Minister Freeland lends a leading international voice . . .
Canada’s Minister of Foreign Affairs Chrystia Freeland was one of the leading international voices to publicly weigh in on the increasingly violent protests in Hong Kong. She admonished the Hong Kong government to listen to the protesters and to consider the adverse impact of the proposed extradition law. In response, the Chinese Embassy in Canada released a statement calling upon Canada to avoid interfering in China’s internal affairs.
Chrétien proposes he visit China . . .
As Freeland was publicly denouncing China, other high-profile Canadians – notably former Prime Minister, Jean Chrétien – were pushing for a more conciliatory approach. Chrétien said Canada should release Huawei CFO Meng Wanzhou and suggested he visit China as special envoy to negotiate a deal to free the two detained Canadians. Freeland was quick to quash both suggestions.
In search of a more co-ordinated approach . . .
The public spat between Freeland and Chrétien highlights the rift within the Liberal Party over its China agenda. Some Liberal Party members, mostly former officials from the Chrétien and Martin eras who support engagement with China, are dissatisfied with the Trudeau government’s handling of the Meng case. Meanwhile, Freeland is taking a more hawkish approach towards Beijing. In the lead-up to a federal election, and with negative public sentiment towards China at an all-time high, it will be interesting to see how the Liberal government arrives at a more co-ordinated strategy vis-à-vis Beijing.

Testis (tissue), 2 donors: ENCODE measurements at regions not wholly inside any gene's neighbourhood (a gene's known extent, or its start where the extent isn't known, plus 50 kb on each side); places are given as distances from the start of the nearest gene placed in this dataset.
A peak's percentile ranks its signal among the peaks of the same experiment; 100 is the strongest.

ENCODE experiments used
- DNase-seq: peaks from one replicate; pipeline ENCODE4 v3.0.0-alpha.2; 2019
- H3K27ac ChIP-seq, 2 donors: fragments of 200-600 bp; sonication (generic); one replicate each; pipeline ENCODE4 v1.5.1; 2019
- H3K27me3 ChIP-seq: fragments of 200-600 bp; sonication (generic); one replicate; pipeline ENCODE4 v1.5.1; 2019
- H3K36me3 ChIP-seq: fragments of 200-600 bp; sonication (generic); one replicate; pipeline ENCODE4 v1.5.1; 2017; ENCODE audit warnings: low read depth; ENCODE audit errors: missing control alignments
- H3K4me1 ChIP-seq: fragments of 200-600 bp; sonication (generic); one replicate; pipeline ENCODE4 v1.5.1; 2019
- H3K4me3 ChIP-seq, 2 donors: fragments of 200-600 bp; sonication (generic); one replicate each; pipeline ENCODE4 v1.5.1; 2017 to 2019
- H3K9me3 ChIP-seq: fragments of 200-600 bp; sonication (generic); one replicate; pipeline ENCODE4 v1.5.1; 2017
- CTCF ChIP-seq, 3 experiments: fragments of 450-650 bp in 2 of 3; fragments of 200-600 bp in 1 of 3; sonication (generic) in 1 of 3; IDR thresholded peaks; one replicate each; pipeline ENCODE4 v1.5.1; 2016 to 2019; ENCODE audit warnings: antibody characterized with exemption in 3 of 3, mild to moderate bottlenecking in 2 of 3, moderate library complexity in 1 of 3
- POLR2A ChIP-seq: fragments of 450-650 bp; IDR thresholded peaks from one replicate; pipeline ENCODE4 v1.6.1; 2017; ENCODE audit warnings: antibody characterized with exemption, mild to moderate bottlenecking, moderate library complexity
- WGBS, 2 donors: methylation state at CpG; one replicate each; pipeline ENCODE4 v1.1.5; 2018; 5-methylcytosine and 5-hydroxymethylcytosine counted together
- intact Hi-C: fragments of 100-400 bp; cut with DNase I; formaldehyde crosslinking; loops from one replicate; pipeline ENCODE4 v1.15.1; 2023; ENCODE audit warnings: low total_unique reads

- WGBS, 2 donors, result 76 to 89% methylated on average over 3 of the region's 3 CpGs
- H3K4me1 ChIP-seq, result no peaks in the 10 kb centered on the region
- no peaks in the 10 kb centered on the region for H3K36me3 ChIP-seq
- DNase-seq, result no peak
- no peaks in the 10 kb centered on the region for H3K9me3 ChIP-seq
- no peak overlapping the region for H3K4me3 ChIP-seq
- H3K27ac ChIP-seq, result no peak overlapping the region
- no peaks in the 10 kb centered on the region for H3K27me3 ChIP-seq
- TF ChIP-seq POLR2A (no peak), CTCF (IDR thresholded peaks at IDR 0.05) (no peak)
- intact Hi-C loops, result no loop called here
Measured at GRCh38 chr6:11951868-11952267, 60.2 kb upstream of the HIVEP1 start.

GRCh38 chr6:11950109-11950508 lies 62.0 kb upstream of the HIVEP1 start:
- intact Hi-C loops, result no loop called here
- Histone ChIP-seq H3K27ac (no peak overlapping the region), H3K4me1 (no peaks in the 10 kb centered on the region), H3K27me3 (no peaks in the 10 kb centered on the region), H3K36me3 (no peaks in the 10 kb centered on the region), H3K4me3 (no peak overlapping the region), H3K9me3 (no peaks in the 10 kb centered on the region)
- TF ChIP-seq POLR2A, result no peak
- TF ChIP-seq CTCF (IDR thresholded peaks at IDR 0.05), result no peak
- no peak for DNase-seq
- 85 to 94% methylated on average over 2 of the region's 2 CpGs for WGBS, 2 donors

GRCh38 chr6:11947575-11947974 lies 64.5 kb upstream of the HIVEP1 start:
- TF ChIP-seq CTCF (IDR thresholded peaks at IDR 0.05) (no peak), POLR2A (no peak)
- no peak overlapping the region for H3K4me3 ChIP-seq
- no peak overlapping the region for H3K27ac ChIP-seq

- Global Affairs Canada: Statement on protest in Hong Kong
- The Globe and Mail: Chrétien proposes cancelling Meng’s extradition case to unfreeze relations with China
- The Globe and Mail: ‘It would be a very dangerous precedent’: Freeland rejects Chrétien’s idea to cancel Meng’s extradition case